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3-Course Interview: Betsy Foster Matthews 

Sarah Baird talks to the pie baker behind P’s and Q’s

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What was the inspiration for opening a pie shop?

Matthews: I think for a long time after graduating from art school, there was a part of me that said, "Wouldn't it be so cute if I ran a pie shop and it was called P's and Q's for 'pies' and 'quiche'?" The breaking point finally came when my husband Jude was working at the racetrack and I was waiting tables, and I was just like, "If I wait one more table, I'm going to go crazy." We decided to jump in with both feet and do it.

  I knew that if I tried it and failed at 27, which was how old I was when we opened, it would be a lot less terrible than if I waited to try it out and had four kids. I feel like we kind of cheated the system because we didn't have a ton of restaurant experience, but it's been working out for us.

What were the first days of the business like?

M: At first, I thought that I just wanted to bake pies out of our house and sell them around town at farmers markets and events. I went to get a permit for it and the lady just shook her head and said, "Oh no, baby, that's illegal." It seemed so weird to me that it was against the law to sell pies baked out of your house. I think the Legislature changed that this year, but at the time it was a big hurdle. So, we decided to open a full-fledged shop [P's and Q's] instead.

  The first day we were open, the pies we sold were the first pies we had ever baked in the new, professional kitchen. The oven racks didn't even come in until right before we opened, so there was no time to test anything out.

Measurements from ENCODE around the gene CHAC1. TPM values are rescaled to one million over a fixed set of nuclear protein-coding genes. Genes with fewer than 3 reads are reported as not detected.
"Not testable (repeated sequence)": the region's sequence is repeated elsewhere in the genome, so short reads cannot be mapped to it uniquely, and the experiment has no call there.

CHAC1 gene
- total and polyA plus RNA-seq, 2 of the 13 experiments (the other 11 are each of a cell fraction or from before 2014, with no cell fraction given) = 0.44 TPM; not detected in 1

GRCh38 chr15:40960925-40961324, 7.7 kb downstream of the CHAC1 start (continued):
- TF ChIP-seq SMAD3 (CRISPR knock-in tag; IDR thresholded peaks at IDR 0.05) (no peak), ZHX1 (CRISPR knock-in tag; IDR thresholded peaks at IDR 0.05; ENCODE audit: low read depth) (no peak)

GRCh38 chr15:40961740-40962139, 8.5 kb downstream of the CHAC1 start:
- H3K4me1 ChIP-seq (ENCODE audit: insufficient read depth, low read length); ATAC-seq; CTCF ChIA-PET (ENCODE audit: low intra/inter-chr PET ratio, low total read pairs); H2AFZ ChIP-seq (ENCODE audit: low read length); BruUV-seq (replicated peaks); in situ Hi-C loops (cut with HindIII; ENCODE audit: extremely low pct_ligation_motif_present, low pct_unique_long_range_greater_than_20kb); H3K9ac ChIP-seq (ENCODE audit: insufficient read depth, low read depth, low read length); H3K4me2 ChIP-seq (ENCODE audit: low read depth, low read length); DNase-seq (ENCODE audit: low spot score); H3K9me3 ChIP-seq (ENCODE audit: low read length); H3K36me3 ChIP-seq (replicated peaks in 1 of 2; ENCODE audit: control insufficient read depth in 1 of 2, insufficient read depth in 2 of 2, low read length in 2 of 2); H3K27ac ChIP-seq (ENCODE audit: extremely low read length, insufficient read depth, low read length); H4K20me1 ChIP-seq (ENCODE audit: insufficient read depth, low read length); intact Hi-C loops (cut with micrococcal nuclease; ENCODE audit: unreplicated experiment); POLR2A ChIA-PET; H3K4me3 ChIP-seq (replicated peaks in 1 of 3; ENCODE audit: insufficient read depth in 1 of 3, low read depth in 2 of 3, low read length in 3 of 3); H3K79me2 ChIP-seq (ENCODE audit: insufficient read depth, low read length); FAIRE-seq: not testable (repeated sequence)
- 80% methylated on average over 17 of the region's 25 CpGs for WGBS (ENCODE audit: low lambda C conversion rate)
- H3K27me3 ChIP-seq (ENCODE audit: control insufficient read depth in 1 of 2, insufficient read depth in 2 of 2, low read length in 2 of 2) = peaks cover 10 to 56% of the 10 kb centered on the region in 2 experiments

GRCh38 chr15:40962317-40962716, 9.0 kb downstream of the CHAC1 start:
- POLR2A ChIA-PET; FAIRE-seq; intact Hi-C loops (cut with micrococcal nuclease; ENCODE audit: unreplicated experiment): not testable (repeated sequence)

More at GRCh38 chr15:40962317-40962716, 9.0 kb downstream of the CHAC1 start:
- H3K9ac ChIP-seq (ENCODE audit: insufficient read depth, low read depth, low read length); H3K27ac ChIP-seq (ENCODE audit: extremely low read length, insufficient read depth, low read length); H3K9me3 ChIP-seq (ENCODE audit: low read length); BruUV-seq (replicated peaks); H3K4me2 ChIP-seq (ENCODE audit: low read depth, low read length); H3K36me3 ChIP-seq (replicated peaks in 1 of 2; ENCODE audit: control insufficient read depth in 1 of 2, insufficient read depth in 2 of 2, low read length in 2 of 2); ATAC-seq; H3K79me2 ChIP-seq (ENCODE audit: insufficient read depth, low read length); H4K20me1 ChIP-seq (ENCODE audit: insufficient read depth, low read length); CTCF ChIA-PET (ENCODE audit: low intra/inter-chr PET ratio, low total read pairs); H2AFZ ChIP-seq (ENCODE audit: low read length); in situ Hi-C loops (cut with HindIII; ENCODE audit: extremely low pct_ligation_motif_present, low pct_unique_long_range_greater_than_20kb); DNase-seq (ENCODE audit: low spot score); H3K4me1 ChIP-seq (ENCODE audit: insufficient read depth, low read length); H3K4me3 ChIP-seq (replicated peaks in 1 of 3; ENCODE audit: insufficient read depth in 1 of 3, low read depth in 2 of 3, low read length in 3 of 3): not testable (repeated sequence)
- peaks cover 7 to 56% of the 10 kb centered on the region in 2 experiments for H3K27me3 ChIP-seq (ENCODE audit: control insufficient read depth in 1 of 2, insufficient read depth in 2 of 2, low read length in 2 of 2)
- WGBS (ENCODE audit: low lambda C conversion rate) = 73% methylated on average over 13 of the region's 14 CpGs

I remember for the Fourth of July last year, it was the first day we were insanely swamped. At the end of it, we looked at each other and said, "How on earth did we just make that many pies?"

What's your best-selling pie?

M: We change up our menu every week depending on the season, so by default it's our chocolate cream pie since it's constantly on the menu. I would say that our fruit pies are always really popular — strawberry, blueberry and we're getting our cherries in next week. Using seasonal ingredients is important because it just tastes better, and no amount of lemon juice or sugar can mask when fruit is just not good. We're also doing some testing right now with hand pies and looking to do quite a bit more wholesale.

  On the quiche front, our crawfish pie and tomato pie are also really popular. We have some people come in during the winter and ask if we have the tomato pie in stock, and I'm just like, "You really don't want to eat a tomato pie with January tomatoes, trust me."

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